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Metro sees uptick in number of essential workers with COVID-19

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Posted at 7:47 AM, Apr 22, 2020
and last updated 2020-04-22 09:15:50-04

NASHVILLE, Tenn. (WTVF) — The Metro Coronavirus Task Force reported a recent uptick in the number of essential workers who contracted Coronavirus.

The task force released its latest heat map of Davidson County on Tuesday. It shows the areas that saw the highest number of new cases in the past week.

The so-called "hot zones" are shaded in red on the map.

The Metro Department of Health has identified many of the new cases as essential workers who may not have a choice but to go to work right now. In addition, a large number of these cases are also minorities.

The health department is partnering with the Tennessee Immigrant and Refugee Rights Coalition to reach out to these communities.

Leslie Waller, an epidemiologist with the Metro Health Department of Health, said they'll hire as many as eight community leaders to help with outreach.

“Their roles will include sharing critical information and education, identifying barriers to testing, diagnosis and quarantine, and providing cases management programs to people who contract COVID,” Leslie Waller said.

The state is also encouraging more engagement from the communities most impacted by COVID-19.

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COUNTY-BY-COUNTY CASES IN TENNESSEE

What is COVID-19 (a.k.a. the new coronavirus?)

According to the World Health Organization, coronaviruses (CoV) are a large family of viruses that cause illness ranging from the common cold to more severe diseases. Examples include the Middle East Respiratory Syndrome (MERS-CoV) and Severe Acute Respiratory Syndrome (SARS-CoV). A novel coronavirus (nCoV) is a new strain that has not been previously identified in humans. COVID-19 stands for "Coronavirus disease 2019," which is when this strain of the coronavirus was discovered.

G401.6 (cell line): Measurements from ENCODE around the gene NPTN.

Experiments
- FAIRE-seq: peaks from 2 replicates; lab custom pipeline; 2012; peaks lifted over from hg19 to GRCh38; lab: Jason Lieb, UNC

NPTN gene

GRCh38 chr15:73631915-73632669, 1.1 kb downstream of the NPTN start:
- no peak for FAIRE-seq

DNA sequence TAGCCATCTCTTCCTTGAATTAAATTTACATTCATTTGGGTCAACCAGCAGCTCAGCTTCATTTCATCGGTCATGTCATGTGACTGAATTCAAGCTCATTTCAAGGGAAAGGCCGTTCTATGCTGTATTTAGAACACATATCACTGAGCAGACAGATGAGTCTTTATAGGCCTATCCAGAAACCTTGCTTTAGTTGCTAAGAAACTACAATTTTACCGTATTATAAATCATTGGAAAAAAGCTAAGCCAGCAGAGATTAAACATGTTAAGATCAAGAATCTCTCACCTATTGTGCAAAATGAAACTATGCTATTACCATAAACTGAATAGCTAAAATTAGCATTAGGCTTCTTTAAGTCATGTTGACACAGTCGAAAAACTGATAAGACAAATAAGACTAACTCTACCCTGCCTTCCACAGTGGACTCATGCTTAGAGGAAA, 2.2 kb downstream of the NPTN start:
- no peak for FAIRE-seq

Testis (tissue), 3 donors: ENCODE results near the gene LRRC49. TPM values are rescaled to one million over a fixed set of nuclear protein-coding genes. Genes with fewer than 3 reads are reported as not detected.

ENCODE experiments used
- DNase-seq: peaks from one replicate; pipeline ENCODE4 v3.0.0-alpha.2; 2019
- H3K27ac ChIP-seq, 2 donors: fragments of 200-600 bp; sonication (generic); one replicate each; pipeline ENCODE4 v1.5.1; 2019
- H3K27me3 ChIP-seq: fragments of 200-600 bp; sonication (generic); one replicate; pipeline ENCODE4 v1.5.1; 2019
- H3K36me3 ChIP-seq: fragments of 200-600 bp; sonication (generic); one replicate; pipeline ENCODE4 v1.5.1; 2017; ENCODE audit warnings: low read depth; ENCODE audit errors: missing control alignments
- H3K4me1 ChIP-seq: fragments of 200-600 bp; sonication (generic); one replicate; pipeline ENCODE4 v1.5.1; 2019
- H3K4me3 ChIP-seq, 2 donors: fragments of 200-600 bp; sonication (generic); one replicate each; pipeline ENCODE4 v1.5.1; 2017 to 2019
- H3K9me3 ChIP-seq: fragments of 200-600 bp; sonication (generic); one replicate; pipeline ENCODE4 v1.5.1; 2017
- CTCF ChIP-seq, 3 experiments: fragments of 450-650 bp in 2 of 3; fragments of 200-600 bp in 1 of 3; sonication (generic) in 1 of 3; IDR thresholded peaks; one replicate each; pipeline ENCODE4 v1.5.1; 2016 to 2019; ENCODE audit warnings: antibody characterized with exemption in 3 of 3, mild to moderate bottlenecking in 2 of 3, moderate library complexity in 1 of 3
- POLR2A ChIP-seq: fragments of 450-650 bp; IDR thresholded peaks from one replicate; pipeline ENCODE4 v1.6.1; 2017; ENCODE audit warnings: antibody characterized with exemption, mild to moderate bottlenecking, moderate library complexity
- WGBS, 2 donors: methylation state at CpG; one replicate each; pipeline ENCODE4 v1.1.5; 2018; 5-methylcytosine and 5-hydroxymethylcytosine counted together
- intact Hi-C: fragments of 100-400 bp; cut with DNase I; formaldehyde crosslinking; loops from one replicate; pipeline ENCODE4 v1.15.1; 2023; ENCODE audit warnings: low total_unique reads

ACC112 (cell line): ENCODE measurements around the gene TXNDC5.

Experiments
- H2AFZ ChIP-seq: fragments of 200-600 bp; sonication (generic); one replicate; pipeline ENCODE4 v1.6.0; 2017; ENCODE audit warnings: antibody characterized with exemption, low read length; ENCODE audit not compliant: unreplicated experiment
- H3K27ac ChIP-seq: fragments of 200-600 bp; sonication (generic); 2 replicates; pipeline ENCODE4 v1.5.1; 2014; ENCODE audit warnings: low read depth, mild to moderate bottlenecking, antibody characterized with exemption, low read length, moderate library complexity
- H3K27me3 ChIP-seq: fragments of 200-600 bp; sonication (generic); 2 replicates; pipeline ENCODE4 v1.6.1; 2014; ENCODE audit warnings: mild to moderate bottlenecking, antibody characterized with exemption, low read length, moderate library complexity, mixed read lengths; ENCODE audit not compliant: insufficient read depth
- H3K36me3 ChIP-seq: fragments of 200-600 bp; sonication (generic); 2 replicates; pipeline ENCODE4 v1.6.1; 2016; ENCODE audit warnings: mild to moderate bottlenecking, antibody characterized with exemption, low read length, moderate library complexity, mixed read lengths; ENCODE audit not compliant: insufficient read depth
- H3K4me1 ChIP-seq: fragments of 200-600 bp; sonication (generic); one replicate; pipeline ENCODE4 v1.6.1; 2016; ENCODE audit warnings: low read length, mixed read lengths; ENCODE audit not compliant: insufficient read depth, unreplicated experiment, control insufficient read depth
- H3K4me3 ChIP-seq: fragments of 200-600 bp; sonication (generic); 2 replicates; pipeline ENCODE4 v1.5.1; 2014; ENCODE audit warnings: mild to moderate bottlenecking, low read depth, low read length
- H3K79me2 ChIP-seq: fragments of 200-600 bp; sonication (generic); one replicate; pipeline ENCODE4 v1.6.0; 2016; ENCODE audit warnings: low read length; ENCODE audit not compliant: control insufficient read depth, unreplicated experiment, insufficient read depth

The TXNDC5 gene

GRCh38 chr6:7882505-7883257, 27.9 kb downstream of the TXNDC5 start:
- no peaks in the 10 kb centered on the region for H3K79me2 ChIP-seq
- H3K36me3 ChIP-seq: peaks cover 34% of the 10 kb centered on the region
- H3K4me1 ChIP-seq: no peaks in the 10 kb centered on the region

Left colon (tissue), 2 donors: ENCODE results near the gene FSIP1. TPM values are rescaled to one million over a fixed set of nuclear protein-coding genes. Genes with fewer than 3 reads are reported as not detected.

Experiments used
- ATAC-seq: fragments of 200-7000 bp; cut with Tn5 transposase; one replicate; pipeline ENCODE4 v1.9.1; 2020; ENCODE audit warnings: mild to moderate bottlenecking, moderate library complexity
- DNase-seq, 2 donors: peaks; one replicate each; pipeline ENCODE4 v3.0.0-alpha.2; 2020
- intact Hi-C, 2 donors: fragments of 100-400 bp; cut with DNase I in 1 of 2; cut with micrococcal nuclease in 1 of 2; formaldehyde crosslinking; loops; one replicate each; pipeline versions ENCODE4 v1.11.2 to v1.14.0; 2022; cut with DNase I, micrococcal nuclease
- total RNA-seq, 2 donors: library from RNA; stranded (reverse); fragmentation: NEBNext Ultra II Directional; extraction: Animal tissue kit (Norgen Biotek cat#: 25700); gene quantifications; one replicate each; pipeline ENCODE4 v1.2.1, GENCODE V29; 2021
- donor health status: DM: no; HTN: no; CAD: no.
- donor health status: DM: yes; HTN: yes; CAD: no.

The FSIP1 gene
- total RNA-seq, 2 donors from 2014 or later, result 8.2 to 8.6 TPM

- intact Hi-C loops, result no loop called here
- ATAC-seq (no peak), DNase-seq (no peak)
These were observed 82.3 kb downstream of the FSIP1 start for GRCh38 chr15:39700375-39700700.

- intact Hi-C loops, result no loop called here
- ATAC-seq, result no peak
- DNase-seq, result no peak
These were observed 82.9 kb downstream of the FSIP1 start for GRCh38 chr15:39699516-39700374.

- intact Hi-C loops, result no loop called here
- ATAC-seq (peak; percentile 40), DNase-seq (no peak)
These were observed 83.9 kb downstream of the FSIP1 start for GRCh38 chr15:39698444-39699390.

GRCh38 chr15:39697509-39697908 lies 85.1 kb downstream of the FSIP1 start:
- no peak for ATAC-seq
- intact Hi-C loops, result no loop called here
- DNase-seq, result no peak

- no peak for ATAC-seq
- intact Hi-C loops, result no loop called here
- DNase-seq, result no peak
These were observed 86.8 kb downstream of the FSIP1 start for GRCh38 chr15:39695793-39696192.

What are the symptoms?

The CDC says patients confirmed to have the 2019-nCoV reportedly had mild to severe respiratory illness with:

  • Cough
  • Shortness of breath or difficulty breathing

Or at least two of the following symptoms:

  • Fever
  • Chills
  • Repeated shaking with chills
  • Muscle pain
  • Headache
  • Sore throat
  • New loss of taste or smell

At this time, the CDC believes symptoms could appear as soon as two days after exposure, or as long as 14 days.

Prevention

The CDC is recommending "common sense" measures such as:

  • Wash your hands often with soap and water for at least 20 seconds. If soap and water are not available, use an alcohol-based hand sanitizer.
  • Avoid touching your eyes, nose, and mouth with unwashed hands.
  • Avoid close contact with people who are sick.
  • Stay home when you are sick.
  • Cover your mouth and nose with a cloth face cover when around others.
  • Cover your cough or sneeze with a tissue, then throw the tissue in the trash.
  • Clean and disinfect frequently touched objects and surfaces.